510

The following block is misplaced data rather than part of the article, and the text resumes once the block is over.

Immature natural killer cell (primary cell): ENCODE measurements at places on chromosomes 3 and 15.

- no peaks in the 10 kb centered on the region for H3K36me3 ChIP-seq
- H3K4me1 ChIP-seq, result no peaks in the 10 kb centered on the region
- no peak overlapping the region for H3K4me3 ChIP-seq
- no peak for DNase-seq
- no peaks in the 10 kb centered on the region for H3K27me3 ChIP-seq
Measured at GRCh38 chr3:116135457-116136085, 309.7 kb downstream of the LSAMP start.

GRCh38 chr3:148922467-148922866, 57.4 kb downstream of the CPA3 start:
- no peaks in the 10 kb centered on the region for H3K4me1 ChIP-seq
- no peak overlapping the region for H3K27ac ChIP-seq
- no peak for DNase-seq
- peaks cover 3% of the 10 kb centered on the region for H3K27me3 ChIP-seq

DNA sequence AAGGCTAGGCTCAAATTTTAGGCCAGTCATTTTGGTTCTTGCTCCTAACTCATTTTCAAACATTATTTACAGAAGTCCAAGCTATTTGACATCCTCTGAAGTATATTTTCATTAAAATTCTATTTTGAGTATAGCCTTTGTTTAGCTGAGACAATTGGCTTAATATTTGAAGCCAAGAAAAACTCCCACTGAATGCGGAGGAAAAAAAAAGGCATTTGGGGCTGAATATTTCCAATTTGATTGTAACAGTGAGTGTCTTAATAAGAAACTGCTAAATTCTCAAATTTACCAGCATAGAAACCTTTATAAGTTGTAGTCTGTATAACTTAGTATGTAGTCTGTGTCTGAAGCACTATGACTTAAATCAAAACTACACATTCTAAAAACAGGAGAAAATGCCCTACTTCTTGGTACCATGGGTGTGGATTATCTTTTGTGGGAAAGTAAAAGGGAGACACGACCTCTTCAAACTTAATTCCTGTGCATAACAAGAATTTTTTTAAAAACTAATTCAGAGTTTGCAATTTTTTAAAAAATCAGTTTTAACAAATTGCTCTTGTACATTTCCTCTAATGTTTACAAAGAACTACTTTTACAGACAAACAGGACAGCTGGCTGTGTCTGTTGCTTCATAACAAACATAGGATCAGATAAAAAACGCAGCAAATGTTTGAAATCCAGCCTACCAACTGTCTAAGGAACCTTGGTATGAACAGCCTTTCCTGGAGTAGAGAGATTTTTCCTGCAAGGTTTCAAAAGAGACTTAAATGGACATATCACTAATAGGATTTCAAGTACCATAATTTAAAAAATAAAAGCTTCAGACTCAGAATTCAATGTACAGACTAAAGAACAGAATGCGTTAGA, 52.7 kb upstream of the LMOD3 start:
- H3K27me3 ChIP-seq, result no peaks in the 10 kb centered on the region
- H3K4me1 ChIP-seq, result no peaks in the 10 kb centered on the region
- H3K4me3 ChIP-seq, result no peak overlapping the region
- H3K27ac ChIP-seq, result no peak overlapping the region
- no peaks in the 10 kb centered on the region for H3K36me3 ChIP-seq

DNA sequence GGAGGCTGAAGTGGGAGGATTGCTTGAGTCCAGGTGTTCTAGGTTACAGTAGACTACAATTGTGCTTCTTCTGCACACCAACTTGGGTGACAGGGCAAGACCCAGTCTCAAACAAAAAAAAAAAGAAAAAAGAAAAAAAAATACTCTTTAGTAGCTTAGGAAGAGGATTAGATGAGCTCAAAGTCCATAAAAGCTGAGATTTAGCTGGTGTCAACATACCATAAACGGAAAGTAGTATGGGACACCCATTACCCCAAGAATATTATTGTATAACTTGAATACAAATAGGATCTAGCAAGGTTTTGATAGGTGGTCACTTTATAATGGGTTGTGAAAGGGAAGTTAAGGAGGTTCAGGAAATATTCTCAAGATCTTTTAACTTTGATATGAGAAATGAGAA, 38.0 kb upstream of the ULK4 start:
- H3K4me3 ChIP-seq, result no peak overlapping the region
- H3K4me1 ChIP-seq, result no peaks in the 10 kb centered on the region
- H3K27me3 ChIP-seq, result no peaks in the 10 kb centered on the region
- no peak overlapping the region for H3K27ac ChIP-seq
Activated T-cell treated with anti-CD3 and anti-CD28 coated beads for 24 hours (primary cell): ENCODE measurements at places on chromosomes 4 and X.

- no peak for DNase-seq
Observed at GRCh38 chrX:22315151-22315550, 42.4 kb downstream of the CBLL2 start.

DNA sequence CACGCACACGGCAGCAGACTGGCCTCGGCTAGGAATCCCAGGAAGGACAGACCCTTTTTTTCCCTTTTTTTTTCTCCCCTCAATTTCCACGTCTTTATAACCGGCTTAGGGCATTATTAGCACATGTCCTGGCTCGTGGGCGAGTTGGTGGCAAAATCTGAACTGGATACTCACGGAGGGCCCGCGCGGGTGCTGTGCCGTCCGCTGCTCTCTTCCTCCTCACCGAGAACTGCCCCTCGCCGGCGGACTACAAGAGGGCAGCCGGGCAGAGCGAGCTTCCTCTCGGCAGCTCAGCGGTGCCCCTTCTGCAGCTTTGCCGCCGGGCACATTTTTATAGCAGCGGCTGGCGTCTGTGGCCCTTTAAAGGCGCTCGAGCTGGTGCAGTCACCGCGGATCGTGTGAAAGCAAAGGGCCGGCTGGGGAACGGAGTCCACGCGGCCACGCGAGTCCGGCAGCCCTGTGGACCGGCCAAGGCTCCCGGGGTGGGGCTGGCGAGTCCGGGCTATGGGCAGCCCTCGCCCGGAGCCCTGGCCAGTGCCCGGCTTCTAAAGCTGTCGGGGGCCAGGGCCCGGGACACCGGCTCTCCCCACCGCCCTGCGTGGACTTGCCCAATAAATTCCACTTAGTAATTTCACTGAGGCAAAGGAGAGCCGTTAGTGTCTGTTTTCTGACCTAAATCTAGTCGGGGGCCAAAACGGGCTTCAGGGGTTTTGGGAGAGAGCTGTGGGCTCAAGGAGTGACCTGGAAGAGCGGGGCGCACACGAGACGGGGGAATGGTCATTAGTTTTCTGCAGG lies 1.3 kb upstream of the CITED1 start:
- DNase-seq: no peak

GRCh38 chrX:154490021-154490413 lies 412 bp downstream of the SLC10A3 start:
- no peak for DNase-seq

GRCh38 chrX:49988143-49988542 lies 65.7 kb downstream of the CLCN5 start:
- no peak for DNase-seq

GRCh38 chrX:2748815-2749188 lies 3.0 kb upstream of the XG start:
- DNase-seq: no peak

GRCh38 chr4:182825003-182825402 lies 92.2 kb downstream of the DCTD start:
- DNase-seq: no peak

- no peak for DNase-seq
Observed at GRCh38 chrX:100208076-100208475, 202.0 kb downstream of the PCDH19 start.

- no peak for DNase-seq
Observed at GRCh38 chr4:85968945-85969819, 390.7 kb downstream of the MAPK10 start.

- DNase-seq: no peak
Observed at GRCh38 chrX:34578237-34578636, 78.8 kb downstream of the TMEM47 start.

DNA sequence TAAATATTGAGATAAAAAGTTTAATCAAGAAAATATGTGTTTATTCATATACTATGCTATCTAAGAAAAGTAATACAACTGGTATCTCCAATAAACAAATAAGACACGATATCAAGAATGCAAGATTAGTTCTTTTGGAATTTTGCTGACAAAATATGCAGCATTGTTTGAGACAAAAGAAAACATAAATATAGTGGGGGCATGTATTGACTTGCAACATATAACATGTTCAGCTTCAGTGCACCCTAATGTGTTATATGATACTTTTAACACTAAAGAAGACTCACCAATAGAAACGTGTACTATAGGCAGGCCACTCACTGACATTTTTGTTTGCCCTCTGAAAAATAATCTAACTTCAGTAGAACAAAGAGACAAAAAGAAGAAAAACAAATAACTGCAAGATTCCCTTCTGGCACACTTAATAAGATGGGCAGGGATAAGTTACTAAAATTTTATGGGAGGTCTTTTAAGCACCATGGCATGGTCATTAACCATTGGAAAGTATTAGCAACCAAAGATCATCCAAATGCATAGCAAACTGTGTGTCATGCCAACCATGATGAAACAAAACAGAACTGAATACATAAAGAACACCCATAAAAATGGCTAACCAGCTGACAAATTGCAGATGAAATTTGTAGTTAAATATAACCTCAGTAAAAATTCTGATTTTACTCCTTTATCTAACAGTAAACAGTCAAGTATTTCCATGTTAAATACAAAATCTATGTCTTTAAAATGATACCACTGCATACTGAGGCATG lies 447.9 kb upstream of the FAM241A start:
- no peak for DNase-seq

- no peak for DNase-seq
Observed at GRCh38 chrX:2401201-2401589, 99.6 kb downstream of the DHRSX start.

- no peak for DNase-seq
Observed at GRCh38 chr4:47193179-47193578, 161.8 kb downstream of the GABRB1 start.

E.A. Carlini / Pharmacology, Biochemistry and Behavior 75 (2003) 501–512 transmembraneous cation currents similar to established mood stabilizers—a review. Prog Neuropsychopharmacol Biol Psychiatry 2001;25: 1555 – 70. Habs M. Herbal products: advances in preclinical and clinical development. Drug Inf J 1999;33:993 – 1001. Han LK, Takaku T, Li J, Kimura Y, Okuda H. Anti-obesity action of oolong tea. Int J Obes Relat Metab Disord 1999;23:98 – 105. Han LK, Kimura Y, Kawashima M, Takaku T, Taniyama T, Hagashi T, et al. Anti-obesity effects in rodents of dietary teasaponin, a lipase inhibitor. Int J Obes Relat Metab Disord 2001;25:1459 – 64. Hancke JL, Burgos RA, Ahumada F. Schisandra chinensis (Turcz.) Baill. Fitoterapia 1999;70:451 – 71. Herrera-Arellano A, Luna-Villegas G, Cuevas-Uriostegui ML, Alvarez L, Vargas-Pineda G, Zamilpa-Alvarez A, et al. Polysomnographic evaluation of the hypnotic effect of Valeriana edulis standardized extract in patients suffering from insomnia. Planta Med 2001;67:695 – 9. Herridge CF, A’Brook MF. Ephedrine psychosis. BMJ 1968;2:160. Hippius H. St John’s wort (Hypericum perforatum)—a herbal antidepressant. Curr Med Res Opin 1998;14:171 – 84. Hofmann A. Ololiuqui: a sacred drug of the Aztecs. Pharm Int 1982;3: 216 – 7. Holmstedt B, Fredga A. Sundry episodes in the history of coca and cocaine. J Ethnopharmacol 1981;3:113 – 47. Holmstedt B, Lindgren J-E. Ethnopharmacologic search for psychoactive drugs. Washington: U.S. Government Printing Office; 1967. Houghton PJ. The scientific basis for the reputed activity of valerian. J Pharm Pharmacol 1999;51:505 – 12. Hua X-Y, Chen P, Hwang J, Yaksh TL. Antinociception induced by civamide, an orally active capsaicin analogue. Pain 1997;71:313 – 22. Jamieson DD, Duffield PH, Cheng D, Duffield AM. Comparison of the central nervous system activity of the aqueous and lipid extract of kava (Piper methysticum). Arch Int Pharmacodyn 1989;301:66 – 80. Johanson C, Fischman MW. The pharmacology of cocaine related to its abuse. Pharmacol Rev 1989;41:3 – 52. Johnson MP, Mathis CA, Shulgin AT, Hoffman AJ, Nichols DE. [125I]-2(2,5-dimethoxy-4-iodophenyl)aminoethane ([125|]-2-C) as a label for the 5-HT2 receptor in rat frontal cortex. Pharmacol Biochem Behav 1990; 35:211ff. Jonas WB. Alternative medicine—learning from the past, examining the present, advancing the future. JAMA 1998;280:1616 – 8. Kan CC, Breteler MHM, Zitman FG. High prevalence of benzodiazepine dependence in out-patient users, based on the DSM-III-R and ICD-10 criteria. Acta Psychiatr Scand 1997;96:85 – 93. Karch SB. Cocaine: history, use, abuse. J R Soc Med 1999;92:393 – 7. Kelly GS. Rhodiola rosea: a possible plant adaptogen. Altern Med Rev 2001;6:293 – 302. Kovera CA, Kovera MB, Singleton EG, Ervin FR, Williams IC, Mash DC. Decreased drug craving during inpatient detoxification with ibogaine [on line]. Available at: http://www.erowid.org/chemicals/ibogaine/ ibogaine_journal2.shtml; 2001. Kuezinarski RJ. Prevalence of overweight and weight gain in the United States. Am J Clin Nutr 1992;55:495S – 502S [suppl]. Labigalini EJ. O uso de ayhuasca em um contexto religioso por ex-depend´ entes de alcool—um estudo qualitativo. Master of Sciences Thesis, Fed˜ eral University of Sao Paulo; 1998. p. 1 – 67. Labigalini EJ, Miranda C, Tacla C. O uso ritualizado de ayahuasca: alter´ nativa terapeutica para alcoolismo. Resumo—Seminario International O Uso e o Abuso de Drogas—CETAD/UFBa, Salvador 107-107; 1995. Lader M, Morton S. Benzodiazepine problems. Br J Addict 1991;86:823 – 8. Lazarev NV. 7th All-Union Congress of Physiology, Biochemistry and Pharmacology; Medgiz, Moscow. 1947;579. Apud: Wagner et al., 1994. ´ Leal MB, Emanuelli T, Porciuncula LO, Souza DO, Elisabetsky E. Ibogaine alters synaptosomal and glial glutamate release and uptake. Neuroreport 2001;12:263 – 7. Leathwood PD, Chauffard F. Aqueous extract of valerian reduces latency to fall asleep in man. Planta Med 1985;51:144 – 8.